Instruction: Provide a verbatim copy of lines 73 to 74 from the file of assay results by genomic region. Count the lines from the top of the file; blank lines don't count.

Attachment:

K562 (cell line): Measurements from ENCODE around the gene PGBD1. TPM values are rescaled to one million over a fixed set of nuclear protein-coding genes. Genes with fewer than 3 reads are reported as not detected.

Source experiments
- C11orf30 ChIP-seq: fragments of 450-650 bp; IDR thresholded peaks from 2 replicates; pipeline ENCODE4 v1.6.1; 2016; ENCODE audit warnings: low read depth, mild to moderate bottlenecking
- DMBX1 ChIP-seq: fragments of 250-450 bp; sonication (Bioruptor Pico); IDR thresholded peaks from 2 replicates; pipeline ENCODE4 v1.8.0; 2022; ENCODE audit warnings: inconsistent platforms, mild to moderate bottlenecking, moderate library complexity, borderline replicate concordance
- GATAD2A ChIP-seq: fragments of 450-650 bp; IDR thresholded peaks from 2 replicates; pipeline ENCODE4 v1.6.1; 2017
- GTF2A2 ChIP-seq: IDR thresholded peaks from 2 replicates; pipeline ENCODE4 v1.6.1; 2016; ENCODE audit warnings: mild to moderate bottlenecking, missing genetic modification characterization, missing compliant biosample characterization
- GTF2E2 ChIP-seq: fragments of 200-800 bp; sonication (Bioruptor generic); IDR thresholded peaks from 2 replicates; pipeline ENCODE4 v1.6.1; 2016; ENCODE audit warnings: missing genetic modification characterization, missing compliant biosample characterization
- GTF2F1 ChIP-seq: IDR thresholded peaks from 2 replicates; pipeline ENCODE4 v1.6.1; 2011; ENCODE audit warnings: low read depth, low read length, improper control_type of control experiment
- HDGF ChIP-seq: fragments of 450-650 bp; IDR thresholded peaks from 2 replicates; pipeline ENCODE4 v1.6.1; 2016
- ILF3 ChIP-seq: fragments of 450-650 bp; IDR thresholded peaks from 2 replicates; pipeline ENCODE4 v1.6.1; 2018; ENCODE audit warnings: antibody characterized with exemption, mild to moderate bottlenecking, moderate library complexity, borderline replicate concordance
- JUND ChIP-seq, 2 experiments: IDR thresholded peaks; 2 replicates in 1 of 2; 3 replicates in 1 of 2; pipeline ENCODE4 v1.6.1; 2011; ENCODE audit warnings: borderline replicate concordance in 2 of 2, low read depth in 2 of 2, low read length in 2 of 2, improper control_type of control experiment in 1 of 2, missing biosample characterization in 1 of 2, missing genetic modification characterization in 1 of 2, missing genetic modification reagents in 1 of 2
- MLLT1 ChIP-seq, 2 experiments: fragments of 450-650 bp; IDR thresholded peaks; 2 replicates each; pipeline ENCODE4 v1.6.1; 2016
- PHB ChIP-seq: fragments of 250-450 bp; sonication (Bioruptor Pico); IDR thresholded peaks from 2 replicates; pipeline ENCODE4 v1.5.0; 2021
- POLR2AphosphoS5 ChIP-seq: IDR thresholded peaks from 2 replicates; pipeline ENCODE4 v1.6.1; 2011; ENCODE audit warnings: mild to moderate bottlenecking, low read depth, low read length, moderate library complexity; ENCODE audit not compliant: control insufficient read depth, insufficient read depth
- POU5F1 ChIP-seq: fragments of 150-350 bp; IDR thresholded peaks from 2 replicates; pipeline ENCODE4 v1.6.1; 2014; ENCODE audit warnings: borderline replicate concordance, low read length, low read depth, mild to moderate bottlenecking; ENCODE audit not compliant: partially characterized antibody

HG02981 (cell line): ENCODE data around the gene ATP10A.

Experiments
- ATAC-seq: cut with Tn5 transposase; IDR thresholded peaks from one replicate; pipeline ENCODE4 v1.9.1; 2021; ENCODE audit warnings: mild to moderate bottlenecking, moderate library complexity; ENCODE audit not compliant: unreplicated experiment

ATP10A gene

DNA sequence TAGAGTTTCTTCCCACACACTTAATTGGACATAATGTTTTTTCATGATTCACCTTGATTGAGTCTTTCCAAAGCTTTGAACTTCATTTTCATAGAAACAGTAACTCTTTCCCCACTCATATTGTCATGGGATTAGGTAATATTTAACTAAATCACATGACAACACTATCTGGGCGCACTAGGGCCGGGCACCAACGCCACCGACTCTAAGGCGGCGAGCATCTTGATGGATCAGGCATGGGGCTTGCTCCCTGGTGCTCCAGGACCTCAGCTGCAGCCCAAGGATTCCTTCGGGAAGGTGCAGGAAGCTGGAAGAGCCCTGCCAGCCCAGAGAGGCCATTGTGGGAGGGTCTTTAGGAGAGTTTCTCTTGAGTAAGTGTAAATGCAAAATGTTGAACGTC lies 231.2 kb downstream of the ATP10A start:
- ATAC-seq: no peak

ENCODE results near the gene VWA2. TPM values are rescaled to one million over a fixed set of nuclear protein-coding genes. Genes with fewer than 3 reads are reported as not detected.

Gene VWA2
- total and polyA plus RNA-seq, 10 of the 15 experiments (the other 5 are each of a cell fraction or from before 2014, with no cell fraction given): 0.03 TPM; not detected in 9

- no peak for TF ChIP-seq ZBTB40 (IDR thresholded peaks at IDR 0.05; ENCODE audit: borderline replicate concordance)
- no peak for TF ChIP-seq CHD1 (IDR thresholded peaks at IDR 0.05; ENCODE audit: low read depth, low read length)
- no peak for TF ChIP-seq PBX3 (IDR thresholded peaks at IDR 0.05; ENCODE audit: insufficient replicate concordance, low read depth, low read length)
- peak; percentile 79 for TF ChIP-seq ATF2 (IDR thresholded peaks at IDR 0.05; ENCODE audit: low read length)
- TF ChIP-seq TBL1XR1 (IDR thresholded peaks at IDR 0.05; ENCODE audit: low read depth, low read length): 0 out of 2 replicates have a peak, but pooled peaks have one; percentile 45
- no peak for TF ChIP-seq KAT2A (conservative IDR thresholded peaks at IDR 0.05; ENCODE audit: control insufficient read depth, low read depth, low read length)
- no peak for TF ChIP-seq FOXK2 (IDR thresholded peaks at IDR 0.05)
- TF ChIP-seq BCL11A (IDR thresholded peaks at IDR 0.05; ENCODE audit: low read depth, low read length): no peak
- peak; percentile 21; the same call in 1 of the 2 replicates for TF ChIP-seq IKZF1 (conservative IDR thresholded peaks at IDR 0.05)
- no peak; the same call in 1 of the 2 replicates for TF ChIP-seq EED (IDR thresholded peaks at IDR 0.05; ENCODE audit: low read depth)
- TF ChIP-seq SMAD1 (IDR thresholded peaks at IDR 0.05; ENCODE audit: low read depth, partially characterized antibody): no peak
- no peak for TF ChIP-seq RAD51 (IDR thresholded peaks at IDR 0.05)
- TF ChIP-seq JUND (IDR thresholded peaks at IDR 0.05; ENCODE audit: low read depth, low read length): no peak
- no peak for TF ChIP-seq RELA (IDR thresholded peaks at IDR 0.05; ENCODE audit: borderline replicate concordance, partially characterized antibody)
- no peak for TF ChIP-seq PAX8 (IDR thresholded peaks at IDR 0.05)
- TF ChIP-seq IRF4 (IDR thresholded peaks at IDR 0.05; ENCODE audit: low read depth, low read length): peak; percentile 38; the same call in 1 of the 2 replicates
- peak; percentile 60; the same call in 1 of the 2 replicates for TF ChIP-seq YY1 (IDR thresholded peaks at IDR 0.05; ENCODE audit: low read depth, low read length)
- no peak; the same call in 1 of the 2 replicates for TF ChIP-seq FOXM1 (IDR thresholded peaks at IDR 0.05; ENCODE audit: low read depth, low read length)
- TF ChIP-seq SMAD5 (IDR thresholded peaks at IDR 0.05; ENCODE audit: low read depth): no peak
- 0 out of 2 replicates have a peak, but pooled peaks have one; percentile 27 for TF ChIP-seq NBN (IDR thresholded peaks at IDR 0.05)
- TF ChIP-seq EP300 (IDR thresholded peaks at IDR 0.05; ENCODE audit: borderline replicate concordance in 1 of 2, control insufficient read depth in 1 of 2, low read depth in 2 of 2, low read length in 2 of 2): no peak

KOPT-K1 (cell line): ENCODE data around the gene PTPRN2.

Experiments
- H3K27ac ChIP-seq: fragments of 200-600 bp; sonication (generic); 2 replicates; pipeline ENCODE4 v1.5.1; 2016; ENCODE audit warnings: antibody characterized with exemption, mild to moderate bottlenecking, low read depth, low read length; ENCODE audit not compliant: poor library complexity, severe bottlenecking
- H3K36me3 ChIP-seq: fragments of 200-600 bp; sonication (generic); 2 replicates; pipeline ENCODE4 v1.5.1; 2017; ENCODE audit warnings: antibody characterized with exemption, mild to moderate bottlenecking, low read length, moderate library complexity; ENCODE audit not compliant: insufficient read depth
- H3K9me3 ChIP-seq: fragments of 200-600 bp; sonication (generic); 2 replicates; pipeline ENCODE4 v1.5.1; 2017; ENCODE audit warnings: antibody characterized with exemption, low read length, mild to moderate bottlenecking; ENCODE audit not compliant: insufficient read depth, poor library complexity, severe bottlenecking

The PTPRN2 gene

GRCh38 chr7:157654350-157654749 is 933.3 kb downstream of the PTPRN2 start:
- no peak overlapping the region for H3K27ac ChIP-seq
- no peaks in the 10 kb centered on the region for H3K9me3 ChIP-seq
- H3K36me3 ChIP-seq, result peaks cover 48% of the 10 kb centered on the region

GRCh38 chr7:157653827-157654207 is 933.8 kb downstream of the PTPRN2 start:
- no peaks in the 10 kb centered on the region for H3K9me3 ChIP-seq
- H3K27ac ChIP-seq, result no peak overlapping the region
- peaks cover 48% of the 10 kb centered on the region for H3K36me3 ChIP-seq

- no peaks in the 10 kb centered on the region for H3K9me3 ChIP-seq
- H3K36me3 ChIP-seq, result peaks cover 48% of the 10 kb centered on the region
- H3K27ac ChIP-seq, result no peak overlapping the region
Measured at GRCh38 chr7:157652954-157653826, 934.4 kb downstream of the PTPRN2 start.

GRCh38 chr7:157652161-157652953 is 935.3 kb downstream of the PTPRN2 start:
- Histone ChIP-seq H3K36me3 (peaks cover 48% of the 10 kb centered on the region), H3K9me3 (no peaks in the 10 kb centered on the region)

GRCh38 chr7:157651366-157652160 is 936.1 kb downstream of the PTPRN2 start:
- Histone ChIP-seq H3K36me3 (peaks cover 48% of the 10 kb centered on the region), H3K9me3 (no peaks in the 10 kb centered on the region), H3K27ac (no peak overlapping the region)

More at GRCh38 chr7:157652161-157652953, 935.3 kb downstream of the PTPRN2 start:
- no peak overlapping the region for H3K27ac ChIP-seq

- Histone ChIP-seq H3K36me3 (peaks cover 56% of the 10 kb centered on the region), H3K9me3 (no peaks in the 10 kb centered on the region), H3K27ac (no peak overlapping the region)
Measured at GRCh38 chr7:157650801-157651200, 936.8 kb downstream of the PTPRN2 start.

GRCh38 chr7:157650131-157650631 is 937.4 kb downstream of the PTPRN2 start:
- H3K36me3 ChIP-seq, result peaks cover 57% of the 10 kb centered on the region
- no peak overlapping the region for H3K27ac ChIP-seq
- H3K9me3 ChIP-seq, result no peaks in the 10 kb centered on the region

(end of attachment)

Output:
- H3K36me3 ChIP-seq, result peaks cover 57% of the 10 kb centered on the region
- no peak overlapping the region for H3K27ac ChIP-seq